Jobs, Taxes & the Economy
Across almost the entire political spectrum, Americans support reforming the tax code. Those who are employed by, operate, or own businesses in central Arkansas are at the center of our local economy, and when businesses suffer from the consequences of a broken tax code that limits growth, it affects all of us. I am committed to seeking solutions that lead to job creation and rising income and wages for hardworking Americans. For example, I am working to champion skilled and vocational job creation and expand good training and career opportunities to all Arkansans. I have co-sponsored the Keystone Pipeline XL Act, which creates jobs and lowers energy prices for Arkansans.
As a former local business owner, community banker and a taxpayer, I know the limitations that our current tax code places on our local economic growth. I am committed to finding solutions to our tax code, which is why I co-sponsored H.R. 27, the Tax Code Termination Act, which would repeal most of our current tax code by the year 2020 and require Congress to have a new federal tax system in place by July 4, 2019. Our families, businesses, and entrepreneurs all want—and deserve—a tax code that is not only fair and simple, but will also spur economic development and growth.
An example of a constructive approach to tax reform can be found at http://abetterway.speaker.gop. On this website, you can find the “Better Way” Tax package and plan designed by tax policy experts and Republican Members of Congress.
We must continue this important dialogue about taxes in Washington to turn these ideas into a reality. I remain committed to working with my colleagues in the House and Senate to reform our broke tax code and grow the economy in central Arkansas.
Government Spending and Debt
Washington spending is out of control and bankrupting our country. The federal government needs to quit trying to fix everything with a top-down, one-size-fits-all approach and instead shift power back to state and local governments. Right now, the federal government is too big and spends too much. I have re-introduced the “Golden Fleece” award to expose the most outrageous wasteful government spending in Washington.
To get our spending under control, we must reform mandatory spending programs, cut low-priority spending, and stop performing functions best left to state and local governments or the private sector. We need a cultural change in which the federal government is a smaller, more efficient, effective, and a much less expensive and intrusive part of Americans’ lives.
During my time in Congress, I have co-sponsored two versions of balanced budget amendments to the Constitution of the United States to bring our spending in line. We must take the necessary steps to ensure that all taxpayer dollars are being used wisely, and we can no longer kick the can down the road on mandatory spending. Our children and grandchildren depend on us to solve our debt problem and give them a brighter future.
Social Security, Medicare and Financial Security
Social Security is a promise that the federal government has made to hardworking American taxpayers, who have paid into the program and have earned these benefits. I am committed to strengthening Social Security for today’s seniors and future beneficiaries. Further, I believe we must protect and strengthen Social Security while eliminating fraud and abuse in this program.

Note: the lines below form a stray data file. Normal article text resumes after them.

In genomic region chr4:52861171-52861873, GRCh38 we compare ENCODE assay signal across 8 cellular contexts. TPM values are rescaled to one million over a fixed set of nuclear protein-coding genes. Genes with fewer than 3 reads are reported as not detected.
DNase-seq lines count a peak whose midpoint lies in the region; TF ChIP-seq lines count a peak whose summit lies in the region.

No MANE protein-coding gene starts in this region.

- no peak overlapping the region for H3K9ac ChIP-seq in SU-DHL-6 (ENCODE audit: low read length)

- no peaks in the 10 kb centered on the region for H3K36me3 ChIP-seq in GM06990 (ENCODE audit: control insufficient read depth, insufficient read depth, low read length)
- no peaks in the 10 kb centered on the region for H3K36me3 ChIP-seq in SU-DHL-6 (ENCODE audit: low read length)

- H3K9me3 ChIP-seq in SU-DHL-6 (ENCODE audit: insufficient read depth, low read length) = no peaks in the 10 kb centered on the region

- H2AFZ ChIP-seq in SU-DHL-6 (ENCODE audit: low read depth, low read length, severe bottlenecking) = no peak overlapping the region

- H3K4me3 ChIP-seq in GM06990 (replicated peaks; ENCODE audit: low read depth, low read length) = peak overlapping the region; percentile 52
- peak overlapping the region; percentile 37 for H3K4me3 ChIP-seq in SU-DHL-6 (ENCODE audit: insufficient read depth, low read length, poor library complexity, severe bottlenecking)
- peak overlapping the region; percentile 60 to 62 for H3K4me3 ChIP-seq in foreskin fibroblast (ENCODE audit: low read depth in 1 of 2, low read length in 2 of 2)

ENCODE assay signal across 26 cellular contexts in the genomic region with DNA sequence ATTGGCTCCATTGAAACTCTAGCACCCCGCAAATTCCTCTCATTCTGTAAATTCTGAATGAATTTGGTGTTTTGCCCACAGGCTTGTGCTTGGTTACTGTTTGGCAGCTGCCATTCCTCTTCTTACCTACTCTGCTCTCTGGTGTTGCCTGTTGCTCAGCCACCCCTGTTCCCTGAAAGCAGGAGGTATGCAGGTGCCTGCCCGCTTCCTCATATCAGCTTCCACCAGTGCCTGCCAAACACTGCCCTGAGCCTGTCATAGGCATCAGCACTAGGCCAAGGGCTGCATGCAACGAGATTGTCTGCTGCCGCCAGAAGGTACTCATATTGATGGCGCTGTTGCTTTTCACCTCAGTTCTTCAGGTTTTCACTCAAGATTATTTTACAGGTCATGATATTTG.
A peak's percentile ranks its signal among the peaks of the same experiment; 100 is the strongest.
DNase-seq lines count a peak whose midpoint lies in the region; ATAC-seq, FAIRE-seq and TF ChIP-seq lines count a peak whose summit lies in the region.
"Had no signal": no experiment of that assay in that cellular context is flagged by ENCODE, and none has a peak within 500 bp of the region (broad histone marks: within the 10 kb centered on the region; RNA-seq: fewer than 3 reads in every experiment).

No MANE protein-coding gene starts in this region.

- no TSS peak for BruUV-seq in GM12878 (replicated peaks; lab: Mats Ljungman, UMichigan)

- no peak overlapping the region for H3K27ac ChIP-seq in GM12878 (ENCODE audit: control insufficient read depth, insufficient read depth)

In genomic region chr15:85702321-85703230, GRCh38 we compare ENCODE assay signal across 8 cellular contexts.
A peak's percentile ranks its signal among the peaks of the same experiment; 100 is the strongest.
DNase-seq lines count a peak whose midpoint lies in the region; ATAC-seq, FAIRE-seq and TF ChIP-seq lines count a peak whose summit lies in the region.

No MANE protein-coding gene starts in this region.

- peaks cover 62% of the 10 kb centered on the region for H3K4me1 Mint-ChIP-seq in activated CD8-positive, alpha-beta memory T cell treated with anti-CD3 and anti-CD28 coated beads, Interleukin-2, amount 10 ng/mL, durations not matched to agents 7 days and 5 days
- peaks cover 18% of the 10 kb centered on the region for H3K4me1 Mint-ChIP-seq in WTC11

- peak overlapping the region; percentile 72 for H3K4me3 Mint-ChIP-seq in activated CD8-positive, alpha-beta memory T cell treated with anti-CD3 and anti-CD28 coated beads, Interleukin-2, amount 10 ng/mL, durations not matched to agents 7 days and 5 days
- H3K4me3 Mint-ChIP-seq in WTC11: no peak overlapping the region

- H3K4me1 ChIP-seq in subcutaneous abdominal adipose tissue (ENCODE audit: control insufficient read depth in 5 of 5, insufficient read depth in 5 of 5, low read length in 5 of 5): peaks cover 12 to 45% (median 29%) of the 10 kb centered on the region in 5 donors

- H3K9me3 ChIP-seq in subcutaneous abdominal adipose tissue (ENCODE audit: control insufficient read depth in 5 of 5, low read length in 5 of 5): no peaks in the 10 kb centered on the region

The 2016 Annual Report of the Board of Trustees of the Federal Old-Age and Survivors Insurance and Federal Disability Insurance Trust Funds estimated that the Social Security retirement trust fund will be exhausted by 2034. Congress must do more to effectively reform Social Security, prevent unprecedented cuts to benefits, and ensure that Social Security beneficiaries receive the benefits that have earned and paid in to.
In early 2016, I introduced H.R. 5409, the SSDI Return to Work Act, which would modernize the Social Security Administration’s classification of disability beneficiaries and incentivize returning to work for beneficiaries who have recovered from their disability. According to the Congressional Research Service, the employment rate among working-age individuals with work-limiting disabilities has fallen from 24.4 percent in 1981 to 14.4 percent in 2013. Further, many disability beneficiaries are unlikely to return to work; and, in 2013, only 0.4 percent of all beneficiaries were removed from disability rolls due to employment. Due to the low return to work rates, it is essential that Congress act to implement an efficient, consistent, and accurate disability determination in order to encourage return to work and save taxpayer dollars.
I am committed to looking for other long-term solutions, and I will work with my colleagues to institute common sense, bipartisan solutions to ensure the availability of essential Social Security benefits to seniors and disabled individuals both now and in the future.
Obamacare is more than just a malfunctioning website—it is a $2.2 trillion mistake. Big government, “one size fits all” solutions simply do not work in our large, complex country. This law is harming Americans with fewer choices, higher healthcare costs and countless tax increases. It is also chipping away at the physician/patient relationship. We need to repeal and replace it with reforms that lower healthcare costs for all Arkansans. We need to reject the ever-expanding culture of dependency and encourage our able-bodied citizens to pursue lives of virtue, hard work, and civic service.
Our healthcare system faces some serious problems; we need targeted, surgical, carefully considered reforms that acknowledge the complexity of our healthcare system. I have repeatedly voted to repeal Obamacare and start over with reforms that lower healthcare costs and improve access for all Arkansas families.